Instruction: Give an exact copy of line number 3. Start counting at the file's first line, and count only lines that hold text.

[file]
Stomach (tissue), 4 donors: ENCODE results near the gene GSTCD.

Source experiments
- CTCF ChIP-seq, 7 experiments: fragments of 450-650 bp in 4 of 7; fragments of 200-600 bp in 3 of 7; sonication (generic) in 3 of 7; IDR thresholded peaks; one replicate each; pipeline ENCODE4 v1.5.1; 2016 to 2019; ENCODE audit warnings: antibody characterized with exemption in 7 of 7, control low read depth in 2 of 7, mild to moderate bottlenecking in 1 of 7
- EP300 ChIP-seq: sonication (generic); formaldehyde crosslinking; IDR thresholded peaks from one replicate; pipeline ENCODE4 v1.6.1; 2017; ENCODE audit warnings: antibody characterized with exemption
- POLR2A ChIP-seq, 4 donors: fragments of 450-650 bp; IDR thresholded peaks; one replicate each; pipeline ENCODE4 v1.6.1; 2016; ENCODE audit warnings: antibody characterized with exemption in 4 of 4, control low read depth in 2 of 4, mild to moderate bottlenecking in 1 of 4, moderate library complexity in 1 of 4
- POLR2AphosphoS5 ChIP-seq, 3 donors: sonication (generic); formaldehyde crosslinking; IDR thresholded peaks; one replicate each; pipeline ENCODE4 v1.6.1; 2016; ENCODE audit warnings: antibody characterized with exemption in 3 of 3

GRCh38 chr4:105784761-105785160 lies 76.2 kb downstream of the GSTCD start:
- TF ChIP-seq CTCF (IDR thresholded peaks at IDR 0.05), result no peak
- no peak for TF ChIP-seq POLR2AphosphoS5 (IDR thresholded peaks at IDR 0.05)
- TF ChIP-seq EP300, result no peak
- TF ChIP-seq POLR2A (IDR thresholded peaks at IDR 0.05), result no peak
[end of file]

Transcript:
- CTCF ChIP-seq, 7 experiments: fragments of 450-650 bp in 4 of 7; fragments of 200-600 bp in 3 of 7; sonication (generic) in 3 of 7; IDR thresholded peaks; one replicate each; pipeline ENCODE4 v1.5.1; 2016 to 2019; ENCODE audit warnings: antibody characterized with exemption in 7 of 7, control low read depth in 2 of 7, mild to moderate bottlenecking in 1 of 7